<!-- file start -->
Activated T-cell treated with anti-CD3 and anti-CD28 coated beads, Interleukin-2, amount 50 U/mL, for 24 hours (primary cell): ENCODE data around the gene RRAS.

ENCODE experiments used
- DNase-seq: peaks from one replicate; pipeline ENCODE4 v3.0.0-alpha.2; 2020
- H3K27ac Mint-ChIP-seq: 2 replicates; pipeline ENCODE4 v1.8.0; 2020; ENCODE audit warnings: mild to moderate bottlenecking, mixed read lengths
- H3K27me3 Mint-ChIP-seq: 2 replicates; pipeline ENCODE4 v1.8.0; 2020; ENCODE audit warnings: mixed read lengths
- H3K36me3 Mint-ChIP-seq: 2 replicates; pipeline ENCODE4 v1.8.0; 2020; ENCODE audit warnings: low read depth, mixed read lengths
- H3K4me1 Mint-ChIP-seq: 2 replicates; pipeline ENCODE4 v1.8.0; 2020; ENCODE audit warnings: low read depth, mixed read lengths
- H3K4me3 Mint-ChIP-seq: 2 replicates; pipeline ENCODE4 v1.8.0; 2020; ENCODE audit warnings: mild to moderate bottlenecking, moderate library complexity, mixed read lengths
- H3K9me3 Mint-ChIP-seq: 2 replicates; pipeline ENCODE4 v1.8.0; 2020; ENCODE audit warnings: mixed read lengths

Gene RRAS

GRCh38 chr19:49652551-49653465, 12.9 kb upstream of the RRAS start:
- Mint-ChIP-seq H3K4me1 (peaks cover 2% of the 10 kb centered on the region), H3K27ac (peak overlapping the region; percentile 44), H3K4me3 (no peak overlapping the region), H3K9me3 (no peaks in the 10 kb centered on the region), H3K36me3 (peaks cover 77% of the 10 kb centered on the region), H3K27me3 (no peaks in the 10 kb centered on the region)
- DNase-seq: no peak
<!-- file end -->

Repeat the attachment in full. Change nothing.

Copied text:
Activated T-cell treated with anti-CD3 and anti-CD28 coated beads, Interleukin-2, amount 50 U/mL, for 24 hours (primary cell): ENCODE data around the gene RRAS.

ENCODE experiments used
- DNase-seq: peaks from one replicate; pipeline ENCODE4 v3.0.0-alpha.2; 2020
- H3K27ac Mint-ChIP-seq: 2 replicates; pipeline ENCODE4 v1.8.0; 2020; ENCODE audit warnings: mild to moderate bottlenecking, mixed read lengths
- H3K27me3 Mint-ChIP-seq: 2 replicates; pipeline ENCODE4 v1.8.0; 2020; ENCODE audit warnings: mixed read lengths
- H3K36me3 Mint-ChIP-seq: 2 replicates; pipeline ENCODE4 v1.8.0; 2020; ENCODE audit warnings: low read depth, mixed read lengths
- H3K4me1 Mint-ChIP-seq: 2 replicates; pipeline ENCODE4 v1.8.0; 2020; ENCODE audit warnings: low read depth, mixed read lengths
- H3K4me3 Mint-ChIP-seq: 2 replicates; pipeline ENCODE4 v1.8.0; 2020; ENCODE audit warnings: mild to moderate bottlenecking, moderate library complexity, mixed read lengths
- H3K9me3 Mint-ChIP-seq: 2 replicates; pipeline ENCODE4 v1.8.0; 2020; ENCODE audit warnings: mixed read lengths

Gene RRAS

GRCh38 chr19:49652551-49653465, 12.9 kb upstream of the RRAS start:
- Mint-ChIP-seq H3K4me1 (peaks cover 2% of the 10 kb centered on the region), H3K27ac (peak overlapping the region; percentile 44), H3K4me3 (no peak overlapping the region), H3K9me3 (no peaks in the 10 kb centered on the region), H3K36me3 (peaks cover 77% of the 10 kb centered on the region), H3K27me3 (no peaks in the 10 kb centered on the region)
- DNase-seq: no peak